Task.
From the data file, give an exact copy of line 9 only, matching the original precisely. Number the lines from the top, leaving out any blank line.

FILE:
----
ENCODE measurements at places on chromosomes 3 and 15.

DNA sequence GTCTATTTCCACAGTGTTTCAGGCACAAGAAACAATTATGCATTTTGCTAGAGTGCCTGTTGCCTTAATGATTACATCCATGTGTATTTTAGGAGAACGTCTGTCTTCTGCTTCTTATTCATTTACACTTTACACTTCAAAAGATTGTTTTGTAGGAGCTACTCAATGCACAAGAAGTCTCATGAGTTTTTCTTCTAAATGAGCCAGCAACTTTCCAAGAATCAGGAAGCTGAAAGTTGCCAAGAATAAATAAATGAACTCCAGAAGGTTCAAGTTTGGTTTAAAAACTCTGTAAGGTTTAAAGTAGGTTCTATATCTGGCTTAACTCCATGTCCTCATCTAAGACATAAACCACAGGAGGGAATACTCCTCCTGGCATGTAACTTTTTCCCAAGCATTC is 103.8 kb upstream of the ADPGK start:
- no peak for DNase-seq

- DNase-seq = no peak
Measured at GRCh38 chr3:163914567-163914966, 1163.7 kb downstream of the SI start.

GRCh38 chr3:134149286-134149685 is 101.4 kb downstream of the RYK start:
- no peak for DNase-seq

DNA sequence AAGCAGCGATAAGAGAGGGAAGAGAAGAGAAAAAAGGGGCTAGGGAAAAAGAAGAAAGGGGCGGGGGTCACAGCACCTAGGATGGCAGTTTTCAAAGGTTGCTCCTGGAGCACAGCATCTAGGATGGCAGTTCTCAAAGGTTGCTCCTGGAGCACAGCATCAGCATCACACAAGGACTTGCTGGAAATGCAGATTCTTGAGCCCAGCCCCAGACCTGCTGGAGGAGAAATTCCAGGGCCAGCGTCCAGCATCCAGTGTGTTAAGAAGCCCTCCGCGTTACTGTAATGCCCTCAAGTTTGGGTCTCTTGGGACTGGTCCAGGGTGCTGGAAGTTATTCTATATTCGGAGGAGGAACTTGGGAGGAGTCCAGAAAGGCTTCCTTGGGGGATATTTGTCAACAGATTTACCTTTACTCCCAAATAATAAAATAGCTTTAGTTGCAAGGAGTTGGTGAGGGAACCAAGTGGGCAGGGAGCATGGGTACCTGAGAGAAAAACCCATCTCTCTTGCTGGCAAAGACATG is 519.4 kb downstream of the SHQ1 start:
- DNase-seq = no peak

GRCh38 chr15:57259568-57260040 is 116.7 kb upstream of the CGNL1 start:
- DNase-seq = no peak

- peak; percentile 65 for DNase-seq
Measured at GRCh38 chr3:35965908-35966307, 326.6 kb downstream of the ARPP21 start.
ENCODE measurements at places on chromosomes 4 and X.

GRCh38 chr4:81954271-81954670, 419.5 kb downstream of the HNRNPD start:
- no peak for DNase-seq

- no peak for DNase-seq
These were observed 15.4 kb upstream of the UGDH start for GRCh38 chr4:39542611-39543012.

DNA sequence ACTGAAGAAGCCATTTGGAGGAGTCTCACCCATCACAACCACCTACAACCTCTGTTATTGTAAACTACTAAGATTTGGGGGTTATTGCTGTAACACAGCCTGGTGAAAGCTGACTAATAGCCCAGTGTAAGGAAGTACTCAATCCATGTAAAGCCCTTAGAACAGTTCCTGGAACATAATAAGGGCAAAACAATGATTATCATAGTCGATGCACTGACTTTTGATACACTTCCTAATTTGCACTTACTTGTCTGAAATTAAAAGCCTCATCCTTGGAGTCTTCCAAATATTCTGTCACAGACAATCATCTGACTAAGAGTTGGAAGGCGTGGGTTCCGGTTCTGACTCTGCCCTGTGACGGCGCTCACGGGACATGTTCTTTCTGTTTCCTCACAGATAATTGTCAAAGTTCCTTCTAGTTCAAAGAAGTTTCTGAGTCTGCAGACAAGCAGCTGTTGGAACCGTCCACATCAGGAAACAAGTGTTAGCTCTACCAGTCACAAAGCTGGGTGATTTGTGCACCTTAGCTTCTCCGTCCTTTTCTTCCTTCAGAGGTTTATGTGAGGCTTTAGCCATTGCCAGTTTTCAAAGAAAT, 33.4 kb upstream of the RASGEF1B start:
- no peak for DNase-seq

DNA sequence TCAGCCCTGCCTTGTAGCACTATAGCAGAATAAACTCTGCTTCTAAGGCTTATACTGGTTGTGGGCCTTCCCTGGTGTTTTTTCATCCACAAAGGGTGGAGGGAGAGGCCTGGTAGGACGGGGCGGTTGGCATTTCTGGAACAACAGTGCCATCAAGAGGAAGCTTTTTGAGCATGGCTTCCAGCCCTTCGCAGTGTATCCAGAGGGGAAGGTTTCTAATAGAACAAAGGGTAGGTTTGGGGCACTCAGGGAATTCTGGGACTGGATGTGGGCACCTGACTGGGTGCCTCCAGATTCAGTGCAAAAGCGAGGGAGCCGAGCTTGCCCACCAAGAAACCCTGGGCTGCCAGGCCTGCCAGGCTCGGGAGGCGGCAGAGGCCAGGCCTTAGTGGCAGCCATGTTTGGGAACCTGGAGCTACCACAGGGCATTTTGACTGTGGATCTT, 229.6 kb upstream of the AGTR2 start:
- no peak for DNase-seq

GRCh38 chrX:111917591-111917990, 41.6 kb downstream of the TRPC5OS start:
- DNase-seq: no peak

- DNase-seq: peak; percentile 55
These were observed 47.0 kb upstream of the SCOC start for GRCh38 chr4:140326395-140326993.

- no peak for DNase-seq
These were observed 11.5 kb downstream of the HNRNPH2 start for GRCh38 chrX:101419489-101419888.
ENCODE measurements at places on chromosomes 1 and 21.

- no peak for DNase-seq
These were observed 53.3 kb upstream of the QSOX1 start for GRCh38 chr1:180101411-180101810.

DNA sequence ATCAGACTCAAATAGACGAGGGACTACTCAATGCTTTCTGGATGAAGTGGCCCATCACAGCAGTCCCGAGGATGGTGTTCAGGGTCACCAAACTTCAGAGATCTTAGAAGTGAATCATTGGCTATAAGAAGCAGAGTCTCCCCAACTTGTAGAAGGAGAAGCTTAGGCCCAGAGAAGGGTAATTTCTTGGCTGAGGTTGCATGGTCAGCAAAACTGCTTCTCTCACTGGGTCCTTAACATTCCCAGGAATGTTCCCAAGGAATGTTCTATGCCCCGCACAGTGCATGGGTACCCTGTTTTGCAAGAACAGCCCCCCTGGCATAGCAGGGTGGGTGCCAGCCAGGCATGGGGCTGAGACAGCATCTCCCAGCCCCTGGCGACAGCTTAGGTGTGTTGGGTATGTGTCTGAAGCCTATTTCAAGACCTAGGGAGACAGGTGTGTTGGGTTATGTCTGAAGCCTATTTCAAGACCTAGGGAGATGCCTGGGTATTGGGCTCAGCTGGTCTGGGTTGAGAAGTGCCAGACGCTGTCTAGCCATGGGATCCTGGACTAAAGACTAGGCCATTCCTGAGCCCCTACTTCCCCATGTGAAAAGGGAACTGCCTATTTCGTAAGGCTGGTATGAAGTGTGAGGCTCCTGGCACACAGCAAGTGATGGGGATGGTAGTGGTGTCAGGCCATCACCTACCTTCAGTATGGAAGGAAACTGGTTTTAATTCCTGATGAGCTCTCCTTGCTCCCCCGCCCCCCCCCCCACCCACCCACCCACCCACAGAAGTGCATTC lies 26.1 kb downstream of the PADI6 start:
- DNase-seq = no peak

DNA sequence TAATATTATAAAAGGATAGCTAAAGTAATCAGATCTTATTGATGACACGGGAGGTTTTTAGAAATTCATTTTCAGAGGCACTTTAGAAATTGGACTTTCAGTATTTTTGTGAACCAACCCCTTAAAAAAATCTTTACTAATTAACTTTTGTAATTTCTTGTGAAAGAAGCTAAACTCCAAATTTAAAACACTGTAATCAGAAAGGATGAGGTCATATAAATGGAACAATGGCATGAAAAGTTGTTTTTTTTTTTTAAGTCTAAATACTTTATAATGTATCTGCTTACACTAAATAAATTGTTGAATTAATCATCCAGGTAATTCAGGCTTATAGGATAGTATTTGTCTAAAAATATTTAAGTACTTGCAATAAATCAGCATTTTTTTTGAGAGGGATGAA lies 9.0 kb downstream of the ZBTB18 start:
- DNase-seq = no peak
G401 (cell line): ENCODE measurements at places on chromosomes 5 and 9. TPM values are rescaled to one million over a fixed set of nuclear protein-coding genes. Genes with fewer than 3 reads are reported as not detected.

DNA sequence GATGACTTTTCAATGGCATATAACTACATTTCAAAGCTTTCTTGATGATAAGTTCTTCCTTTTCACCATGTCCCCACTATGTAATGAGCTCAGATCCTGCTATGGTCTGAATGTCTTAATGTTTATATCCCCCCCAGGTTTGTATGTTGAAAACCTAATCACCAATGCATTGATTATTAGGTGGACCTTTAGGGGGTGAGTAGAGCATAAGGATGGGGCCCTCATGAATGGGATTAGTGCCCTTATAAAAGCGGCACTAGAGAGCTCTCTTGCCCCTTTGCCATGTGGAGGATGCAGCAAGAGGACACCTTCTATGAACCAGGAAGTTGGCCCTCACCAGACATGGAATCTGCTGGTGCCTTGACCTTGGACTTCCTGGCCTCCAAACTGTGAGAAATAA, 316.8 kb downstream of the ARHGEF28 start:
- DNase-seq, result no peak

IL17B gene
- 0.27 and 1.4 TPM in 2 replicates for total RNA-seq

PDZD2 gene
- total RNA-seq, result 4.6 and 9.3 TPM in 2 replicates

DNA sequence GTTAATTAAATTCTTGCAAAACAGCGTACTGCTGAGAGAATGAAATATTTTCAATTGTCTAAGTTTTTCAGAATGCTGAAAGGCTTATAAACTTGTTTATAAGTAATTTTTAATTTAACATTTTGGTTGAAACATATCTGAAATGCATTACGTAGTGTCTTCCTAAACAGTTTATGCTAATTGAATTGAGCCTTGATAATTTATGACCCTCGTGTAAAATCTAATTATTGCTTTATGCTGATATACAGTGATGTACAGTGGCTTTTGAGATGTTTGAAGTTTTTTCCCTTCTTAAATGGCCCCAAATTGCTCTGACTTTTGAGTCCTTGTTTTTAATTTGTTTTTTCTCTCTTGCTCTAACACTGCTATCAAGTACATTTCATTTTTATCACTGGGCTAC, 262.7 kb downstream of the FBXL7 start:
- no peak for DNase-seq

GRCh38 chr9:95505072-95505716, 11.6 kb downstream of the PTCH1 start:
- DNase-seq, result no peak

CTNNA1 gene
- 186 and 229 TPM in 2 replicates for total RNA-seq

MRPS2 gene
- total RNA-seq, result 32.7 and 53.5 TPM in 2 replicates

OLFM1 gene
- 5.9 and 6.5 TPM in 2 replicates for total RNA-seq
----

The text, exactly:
- DNase-seq = no peak